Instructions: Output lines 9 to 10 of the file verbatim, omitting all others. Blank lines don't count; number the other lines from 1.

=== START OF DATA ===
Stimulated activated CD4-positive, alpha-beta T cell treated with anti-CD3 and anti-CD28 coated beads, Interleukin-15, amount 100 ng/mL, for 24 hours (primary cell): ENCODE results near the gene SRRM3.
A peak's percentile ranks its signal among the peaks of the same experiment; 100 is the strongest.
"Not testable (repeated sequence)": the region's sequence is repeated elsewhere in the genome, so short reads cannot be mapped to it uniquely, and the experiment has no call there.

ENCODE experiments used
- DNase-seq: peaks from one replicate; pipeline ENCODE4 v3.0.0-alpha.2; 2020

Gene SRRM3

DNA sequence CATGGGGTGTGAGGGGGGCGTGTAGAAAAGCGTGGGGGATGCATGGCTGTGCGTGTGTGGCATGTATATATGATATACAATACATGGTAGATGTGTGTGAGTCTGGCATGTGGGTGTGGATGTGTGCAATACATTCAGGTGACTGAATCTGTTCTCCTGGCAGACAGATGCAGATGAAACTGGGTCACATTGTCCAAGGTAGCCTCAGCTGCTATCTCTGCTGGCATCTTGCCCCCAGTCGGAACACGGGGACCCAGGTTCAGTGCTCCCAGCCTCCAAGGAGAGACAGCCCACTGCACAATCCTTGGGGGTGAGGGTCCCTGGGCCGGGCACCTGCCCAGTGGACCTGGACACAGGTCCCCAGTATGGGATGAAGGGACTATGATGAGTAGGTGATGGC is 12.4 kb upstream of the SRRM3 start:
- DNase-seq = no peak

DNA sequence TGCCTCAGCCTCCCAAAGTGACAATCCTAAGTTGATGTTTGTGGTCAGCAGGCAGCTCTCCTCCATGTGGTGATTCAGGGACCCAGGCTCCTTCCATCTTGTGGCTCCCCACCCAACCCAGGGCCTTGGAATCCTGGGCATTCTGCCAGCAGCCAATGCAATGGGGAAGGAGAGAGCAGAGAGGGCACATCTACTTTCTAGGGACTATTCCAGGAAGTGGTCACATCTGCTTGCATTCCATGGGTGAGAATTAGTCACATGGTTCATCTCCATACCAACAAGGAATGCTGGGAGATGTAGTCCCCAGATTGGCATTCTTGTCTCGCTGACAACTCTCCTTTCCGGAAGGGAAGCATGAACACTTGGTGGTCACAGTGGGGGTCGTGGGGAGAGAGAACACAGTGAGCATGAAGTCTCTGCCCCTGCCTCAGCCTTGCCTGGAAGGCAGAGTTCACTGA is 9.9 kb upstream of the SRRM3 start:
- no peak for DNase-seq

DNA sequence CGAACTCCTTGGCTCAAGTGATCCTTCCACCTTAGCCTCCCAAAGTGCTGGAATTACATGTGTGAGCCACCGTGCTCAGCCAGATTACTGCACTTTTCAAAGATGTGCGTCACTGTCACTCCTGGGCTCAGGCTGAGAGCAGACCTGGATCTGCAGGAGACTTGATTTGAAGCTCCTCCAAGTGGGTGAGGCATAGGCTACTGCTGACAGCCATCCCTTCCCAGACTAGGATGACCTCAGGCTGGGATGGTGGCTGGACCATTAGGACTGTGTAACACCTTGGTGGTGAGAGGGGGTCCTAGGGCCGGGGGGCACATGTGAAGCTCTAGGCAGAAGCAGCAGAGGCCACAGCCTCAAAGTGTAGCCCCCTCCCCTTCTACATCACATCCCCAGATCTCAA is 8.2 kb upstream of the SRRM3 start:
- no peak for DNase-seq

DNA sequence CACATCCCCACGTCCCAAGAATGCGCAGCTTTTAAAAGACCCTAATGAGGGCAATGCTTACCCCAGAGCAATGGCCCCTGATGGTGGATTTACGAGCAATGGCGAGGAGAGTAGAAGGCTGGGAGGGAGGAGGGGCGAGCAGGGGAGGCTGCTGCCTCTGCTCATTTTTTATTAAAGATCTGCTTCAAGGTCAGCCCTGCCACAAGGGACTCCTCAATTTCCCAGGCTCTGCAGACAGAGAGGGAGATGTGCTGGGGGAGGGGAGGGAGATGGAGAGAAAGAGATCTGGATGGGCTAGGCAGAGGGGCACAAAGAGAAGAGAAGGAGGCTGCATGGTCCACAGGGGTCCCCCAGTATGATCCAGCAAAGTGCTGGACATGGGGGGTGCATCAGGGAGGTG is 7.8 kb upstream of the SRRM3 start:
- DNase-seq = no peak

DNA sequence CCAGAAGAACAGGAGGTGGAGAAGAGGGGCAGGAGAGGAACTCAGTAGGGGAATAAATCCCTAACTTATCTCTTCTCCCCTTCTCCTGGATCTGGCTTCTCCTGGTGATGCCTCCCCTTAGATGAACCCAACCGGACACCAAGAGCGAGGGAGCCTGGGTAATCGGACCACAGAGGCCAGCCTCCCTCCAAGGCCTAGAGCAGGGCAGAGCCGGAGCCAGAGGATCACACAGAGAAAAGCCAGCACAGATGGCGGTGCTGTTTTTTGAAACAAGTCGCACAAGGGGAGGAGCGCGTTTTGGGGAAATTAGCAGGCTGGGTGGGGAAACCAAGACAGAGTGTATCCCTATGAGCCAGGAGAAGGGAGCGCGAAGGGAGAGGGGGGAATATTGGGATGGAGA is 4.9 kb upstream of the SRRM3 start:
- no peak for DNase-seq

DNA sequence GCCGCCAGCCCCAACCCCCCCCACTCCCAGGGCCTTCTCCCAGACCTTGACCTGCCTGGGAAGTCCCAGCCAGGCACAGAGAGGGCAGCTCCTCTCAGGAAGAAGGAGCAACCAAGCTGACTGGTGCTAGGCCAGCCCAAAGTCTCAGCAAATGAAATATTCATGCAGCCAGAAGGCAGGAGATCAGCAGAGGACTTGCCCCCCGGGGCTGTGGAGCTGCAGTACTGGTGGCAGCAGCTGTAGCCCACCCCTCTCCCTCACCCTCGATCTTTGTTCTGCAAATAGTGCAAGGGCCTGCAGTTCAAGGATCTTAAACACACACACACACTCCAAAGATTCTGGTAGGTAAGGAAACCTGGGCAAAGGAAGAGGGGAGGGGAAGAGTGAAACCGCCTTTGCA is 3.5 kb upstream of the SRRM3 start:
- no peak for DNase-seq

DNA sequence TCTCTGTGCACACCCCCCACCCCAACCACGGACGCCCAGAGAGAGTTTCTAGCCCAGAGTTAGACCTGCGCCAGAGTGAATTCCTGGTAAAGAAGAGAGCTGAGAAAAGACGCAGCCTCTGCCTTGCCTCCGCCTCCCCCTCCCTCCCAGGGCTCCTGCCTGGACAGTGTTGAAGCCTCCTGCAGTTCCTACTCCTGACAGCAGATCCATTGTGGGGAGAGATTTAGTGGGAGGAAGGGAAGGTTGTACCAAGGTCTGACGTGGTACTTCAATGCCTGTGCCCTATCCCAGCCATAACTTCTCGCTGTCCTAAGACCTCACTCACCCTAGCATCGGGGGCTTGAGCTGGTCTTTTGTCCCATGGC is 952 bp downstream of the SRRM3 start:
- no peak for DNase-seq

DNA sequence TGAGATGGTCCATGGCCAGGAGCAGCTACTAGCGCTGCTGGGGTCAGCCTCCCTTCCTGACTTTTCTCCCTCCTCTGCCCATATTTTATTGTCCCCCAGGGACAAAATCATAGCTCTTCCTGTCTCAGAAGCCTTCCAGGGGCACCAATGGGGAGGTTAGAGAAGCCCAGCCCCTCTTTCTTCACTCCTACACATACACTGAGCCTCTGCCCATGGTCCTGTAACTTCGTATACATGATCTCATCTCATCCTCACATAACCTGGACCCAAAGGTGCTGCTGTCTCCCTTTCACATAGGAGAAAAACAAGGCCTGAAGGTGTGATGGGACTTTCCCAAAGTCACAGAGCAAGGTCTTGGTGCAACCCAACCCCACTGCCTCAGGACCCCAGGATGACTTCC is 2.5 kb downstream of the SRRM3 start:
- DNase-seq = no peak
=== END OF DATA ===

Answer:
DNA sequence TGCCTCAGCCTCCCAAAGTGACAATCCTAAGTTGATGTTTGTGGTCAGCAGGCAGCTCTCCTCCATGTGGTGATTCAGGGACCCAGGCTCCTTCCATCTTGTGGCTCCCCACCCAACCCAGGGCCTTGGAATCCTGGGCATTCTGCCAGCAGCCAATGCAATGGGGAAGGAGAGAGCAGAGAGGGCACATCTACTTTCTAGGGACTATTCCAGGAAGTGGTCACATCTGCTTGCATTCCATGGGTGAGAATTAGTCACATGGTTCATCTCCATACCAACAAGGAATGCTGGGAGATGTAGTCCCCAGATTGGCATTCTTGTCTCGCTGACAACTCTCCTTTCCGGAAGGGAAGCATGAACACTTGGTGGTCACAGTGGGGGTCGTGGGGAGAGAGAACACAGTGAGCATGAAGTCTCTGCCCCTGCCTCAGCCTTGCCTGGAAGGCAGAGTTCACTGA is 9.9 kb upstream of the SRRM3 start:
- no peak for DNase-seq